Thursday, January 28, 2010

Korean Tea Texts, Classical and Modern [ii]: The Cha Bu of Hanjae Yi Mok


[[EDITOR'S NOTE: This is the second in a series of entries by Warren Peltier on Korean tea texts. For the first and third entries, click here and here.]]

In this entry I offer a summation of the basic ideas expressed by Hanjae in Cha Bu, accompanied by my own notes and commentary.

First, Hanjae observes that the common people drink to be happy. The common people engage themselves in material things, or idle entertainment or delectable tastes. They are happy to the end of days and never tiresome of it. What kind of character is this? Like Li Bai 李白 embracing the moon (while drunk and then drowning); or like Liu Bo Lun 劉伯倫 (also known as Liu Ling 劉伶), drinking crazily all the time. It is enjoyment without restraint: occupied with collecting material things, wasting energy on fun, overindulging in food and drink. Such as was the case with Tang poet Li Bai (Li Po). Li Bai loved wine, and he wrote many poems about drinking wine. Finally, he was said to have drowned while drunk, trying to grasp the moon. Liu Ling (flourished during the Western Jin dynasty) was an even more hopeless drunkard. There are many anecdotes of his drinking bouts. For example, he would walk about the house naked; when people saw him and made some comment about his state of undress, he would remark: “Heaven and Earth is my abode; this house my clothing. What are you doing under my clothes?”

Hanjae sates himself by reading Master Lu's (Lu Yu) Classic of Tea and absorbing the essence of the book, his heart cherished this marvelous work. Moreover, enjoyment of tea is not like enjoyment of wine or song. Tea is highly efficacious; and good for the body.

Next follows a discussion of some of the Chinese characters used for tea and the names of individual teas. These include 'ming' 茗, 'chuan' 荈, and 'she' 蔎. Then there are tea names such as Immortal Palm, Sound of Thunder, Bird Beak, Sparrow's Tongue, Waxed Face, Dragon Phoenix, Tender Flower Bud, Pure Mouth, Before the Rains, After the Rains, Pre-Spring, Early Spring, Double Brook, etc.

Hanjae then names geographic areas where the soils are suitable for tea growing. He also lists many different Chinese characters containing the 'mountain' radical ('shan,' 山), and says that these are places for growing tea. Moreover, tea comes in myriad types. There are the purple, green, light-green, and yellow leaf types; early sprouting, late sprouting; short leaf, and long leaf types.

He then goes on to describe the process of brewing and drinking tea, and the scenery in which he brews tea. He has a jade-green bowl, and himself boils mountain spring water. Many ancient poets write of preferring to boil their own water personally, since they could thus be assured of the quality of the tea. And there is also much satisfaction to be taken from brewing the perfect bowl of tea. While boiling the water, he has a view of white steam rising out of kettle. This becomes an occasion for a flight of poetic fancy: he can see summer clouds and the mountain brook amid mountain gorges. The water starts to boil producing great waves like those of a river in spring. The sound of the water boiling is a swish swish sound like a frosty wind whistling in bamboo and cypress groves.

In a more literary and descriptive form, he borrows from the theme of Seven Bowls of Tea from Lu Tong's poem; and describes the environment and feeling of drinking seven bowls of tea to become light in body; able to rise to the heavens and become an immortal.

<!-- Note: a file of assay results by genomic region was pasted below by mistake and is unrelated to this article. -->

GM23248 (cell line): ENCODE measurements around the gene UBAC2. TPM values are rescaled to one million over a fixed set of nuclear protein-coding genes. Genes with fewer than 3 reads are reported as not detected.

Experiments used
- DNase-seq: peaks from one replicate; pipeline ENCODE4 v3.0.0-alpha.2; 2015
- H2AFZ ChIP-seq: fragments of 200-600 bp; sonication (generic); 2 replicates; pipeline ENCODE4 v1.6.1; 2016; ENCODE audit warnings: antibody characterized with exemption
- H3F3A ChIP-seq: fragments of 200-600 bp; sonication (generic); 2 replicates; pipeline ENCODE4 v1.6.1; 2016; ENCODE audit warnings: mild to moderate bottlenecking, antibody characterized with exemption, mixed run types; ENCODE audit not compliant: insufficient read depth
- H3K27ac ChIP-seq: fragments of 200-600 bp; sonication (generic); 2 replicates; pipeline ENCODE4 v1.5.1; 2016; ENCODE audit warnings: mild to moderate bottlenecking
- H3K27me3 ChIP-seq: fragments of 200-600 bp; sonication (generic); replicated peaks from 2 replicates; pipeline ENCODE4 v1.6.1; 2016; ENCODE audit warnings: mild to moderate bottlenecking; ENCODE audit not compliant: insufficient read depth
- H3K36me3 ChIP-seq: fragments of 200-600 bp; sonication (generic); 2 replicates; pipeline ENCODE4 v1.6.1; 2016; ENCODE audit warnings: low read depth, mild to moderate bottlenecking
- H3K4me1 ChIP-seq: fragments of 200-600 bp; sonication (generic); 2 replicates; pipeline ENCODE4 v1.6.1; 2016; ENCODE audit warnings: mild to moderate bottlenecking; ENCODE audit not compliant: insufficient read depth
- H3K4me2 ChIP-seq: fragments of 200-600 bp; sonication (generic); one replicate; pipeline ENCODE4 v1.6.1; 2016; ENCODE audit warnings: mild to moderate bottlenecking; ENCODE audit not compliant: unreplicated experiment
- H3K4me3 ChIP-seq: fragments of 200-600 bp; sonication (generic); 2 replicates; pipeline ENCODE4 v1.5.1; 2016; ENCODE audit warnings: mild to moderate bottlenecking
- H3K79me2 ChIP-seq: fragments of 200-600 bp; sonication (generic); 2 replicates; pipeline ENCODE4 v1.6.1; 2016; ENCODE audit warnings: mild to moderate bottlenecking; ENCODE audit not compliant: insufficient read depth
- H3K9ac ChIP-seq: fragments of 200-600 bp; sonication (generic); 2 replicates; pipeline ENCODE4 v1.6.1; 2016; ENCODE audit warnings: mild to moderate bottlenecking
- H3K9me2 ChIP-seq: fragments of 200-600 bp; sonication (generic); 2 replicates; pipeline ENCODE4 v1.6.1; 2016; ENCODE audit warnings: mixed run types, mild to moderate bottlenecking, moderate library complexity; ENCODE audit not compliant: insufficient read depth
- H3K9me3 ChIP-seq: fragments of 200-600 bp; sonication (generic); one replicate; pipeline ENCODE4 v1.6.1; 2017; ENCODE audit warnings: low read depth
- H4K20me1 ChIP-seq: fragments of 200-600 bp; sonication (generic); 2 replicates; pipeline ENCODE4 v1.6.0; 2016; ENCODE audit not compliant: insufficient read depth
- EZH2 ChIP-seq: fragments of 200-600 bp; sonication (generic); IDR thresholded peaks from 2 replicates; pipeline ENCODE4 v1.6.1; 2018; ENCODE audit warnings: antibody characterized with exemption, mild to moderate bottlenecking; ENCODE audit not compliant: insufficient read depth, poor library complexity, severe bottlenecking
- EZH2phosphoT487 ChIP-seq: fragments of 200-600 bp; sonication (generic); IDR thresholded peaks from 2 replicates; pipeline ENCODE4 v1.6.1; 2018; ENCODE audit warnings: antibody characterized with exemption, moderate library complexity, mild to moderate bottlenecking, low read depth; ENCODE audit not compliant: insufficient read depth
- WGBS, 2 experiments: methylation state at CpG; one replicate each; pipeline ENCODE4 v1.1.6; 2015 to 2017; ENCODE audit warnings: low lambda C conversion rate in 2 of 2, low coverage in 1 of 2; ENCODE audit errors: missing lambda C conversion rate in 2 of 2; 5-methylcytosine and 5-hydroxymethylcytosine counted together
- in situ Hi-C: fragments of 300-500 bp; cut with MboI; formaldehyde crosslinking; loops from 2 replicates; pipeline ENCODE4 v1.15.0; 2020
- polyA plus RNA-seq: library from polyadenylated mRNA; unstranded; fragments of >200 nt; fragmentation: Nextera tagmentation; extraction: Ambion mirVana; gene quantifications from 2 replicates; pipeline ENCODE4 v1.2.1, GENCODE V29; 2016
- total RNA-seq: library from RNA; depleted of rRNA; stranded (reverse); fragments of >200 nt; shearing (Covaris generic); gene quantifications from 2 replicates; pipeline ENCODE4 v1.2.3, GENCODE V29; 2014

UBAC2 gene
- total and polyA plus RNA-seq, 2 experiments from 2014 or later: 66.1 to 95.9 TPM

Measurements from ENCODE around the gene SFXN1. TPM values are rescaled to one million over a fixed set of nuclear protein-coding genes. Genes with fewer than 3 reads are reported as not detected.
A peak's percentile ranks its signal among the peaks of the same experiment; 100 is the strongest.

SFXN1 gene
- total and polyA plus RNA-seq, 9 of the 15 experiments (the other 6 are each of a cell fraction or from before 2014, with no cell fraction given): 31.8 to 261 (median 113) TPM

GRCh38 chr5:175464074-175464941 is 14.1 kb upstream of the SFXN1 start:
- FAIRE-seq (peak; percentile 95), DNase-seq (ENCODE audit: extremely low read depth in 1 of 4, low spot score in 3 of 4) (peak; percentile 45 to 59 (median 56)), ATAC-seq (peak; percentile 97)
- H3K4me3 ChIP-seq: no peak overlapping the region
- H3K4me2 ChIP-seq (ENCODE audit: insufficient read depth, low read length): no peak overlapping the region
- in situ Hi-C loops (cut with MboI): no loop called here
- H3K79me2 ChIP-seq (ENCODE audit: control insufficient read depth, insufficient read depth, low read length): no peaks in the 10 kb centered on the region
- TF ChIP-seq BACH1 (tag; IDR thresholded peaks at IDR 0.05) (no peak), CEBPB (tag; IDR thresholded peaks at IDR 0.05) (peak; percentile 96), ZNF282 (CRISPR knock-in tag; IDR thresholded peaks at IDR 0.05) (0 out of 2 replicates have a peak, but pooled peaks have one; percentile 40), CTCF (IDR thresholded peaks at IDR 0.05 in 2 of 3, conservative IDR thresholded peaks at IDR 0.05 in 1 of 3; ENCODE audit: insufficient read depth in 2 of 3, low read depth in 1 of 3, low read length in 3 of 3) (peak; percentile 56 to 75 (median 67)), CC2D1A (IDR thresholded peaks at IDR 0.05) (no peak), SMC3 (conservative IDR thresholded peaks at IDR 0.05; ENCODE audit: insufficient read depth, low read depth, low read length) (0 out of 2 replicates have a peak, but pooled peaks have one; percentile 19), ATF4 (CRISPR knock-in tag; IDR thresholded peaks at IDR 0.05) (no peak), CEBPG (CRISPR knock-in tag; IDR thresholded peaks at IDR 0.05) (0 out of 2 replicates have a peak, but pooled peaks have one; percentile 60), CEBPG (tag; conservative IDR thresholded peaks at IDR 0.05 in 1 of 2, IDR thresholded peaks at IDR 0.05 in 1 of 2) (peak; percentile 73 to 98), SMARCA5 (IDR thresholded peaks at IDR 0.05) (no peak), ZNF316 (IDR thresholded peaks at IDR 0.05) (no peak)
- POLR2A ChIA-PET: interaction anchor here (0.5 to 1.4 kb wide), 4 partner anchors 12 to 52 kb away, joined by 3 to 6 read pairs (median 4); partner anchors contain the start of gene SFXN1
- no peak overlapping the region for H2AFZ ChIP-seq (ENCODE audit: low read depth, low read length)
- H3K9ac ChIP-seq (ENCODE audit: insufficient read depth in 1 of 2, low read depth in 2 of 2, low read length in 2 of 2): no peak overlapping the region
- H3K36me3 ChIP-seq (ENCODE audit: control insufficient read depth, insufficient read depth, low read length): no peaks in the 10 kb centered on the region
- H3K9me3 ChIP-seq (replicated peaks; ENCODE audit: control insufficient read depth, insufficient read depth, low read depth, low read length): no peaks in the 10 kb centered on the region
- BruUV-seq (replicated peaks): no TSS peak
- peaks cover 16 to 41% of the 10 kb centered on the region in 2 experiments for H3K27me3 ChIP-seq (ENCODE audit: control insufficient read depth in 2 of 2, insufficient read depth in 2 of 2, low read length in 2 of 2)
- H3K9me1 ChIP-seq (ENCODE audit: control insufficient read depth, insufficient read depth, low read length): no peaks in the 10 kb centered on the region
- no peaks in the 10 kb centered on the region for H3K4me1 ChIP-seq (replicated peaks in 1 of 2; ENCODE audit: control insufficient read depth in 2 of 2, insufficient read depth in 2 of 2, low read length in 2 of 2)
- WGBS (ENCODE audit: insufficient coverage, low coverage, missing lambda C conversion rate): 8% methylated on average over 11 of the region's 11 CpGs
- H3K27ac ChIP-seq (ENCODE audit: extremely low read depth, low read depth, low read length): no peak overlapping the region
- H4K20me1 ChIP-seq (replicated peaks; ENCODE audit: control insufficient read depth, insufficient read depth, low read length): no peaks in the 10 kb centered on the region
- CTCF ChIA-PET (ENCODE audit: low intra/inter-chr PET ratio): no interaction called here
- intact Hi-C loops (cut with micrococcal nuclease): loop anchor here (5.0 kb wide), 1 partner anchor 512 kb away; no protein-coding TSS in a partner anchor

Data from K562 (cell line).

Five Functions of Tea

Hanjae also ascribes Five Functions to tea: to quench thirst; to provide abundant conversation; to aid host and guest in cherishing their mutual connection; to fight parasitic illness; and to prevent hangovers. These are all very practical reasons why one should drink tea, and drink it often.

Six Virtues of Tea

Then Hanjae says there are Six Virtues of tea. Condensed to one word apiece, they are: Longevity, Recovery, Calm, Leisure, Immortality, and Etiquette.

Hanjae makes several assertions about the drinking of tea, in the process referring to a number of well-known legendary or historical individuals (on all of whom, see below). He claims that tea
• Causes longevity; imparting to the drinker the virtue of Emperors Yao and Shun.
• Causes one to recover from illness, to have the virtue of speedy recovery just as if from treatment by the miraculous physician Bian Que.
• Causes one to have a calm mind; to have the virtue of Bai Yi and Yang Zhen.
• Causes one to be put in a leisurely mood; to have the virtue of the Two Ancients and the Four White Beards.
• Causes on to become an Immortal, like Laozi and the Yellow Emperor
• Affords one the opportunity to learn etiquette, to have the virtue of the Duke of Zhou and Confucius.

Hanjae says that Jade River (or Yu Chuan -- the refined name for Lu Tong) tasted tea with praise in his 'Seven Bowls of Tea' song. Master Lu (Lu Yu) happily tasted tea traveling about the country, surveying tea-growing areas and the quality of the teas in those places. He dedicated his life to tea without need for an official post or for material things.

Hanjae summarizes by expressing the idea, since in my heart there is tea, then what need for those impermanent, material things? Tea is sufficient contentment in and of itself to last a lifetime.

Historical Figures Mentioned in the Six Virtues of Tea

Yao 堯 and Shun 舜 were legendary emperors of China. They were benevolent rulers and their kingdoms prospered. They are often held up as examples of fairness, good rule and governance. They lived a long time. On the other hand, rulers who were cruel and vicious to their subjects had a very short rule and a short life, since the common people would rebel against them.

The story of Bian Que 扁鵲 is related in the Han Fei Zi《韓非子》. One day Bian Que went to visit Duke Cai Heng 蔡桓公. Just at glancing at him, Bian Que said: “I see that you're ill. You have an infection on your skin. If not treated, it will spread internally.” The Duke, however, was unbelieving and simply replied: “I'm not sick.” After Bian Que left, Duke Heng remarked: “Doctors always want to claim people are sick and prescribe medicines in the hope of receiving rich rewards; and thus prove to everyone they attained a high level of medical skill.”

After ten days, Bian Que again visited Duke Heng and said: “Your illness has already spread between skin and muscle. If not treated, your condition will become more serious.” Duke Heng said nothing; and Bian Que left.

After another ten days, Bian Que came to visit again. He said to Duke Heng: “Your illness has already spread into the stomach and intestines. If not treated, your condition will become more serious.” Duke Heng said nothing again; and Bian Que left.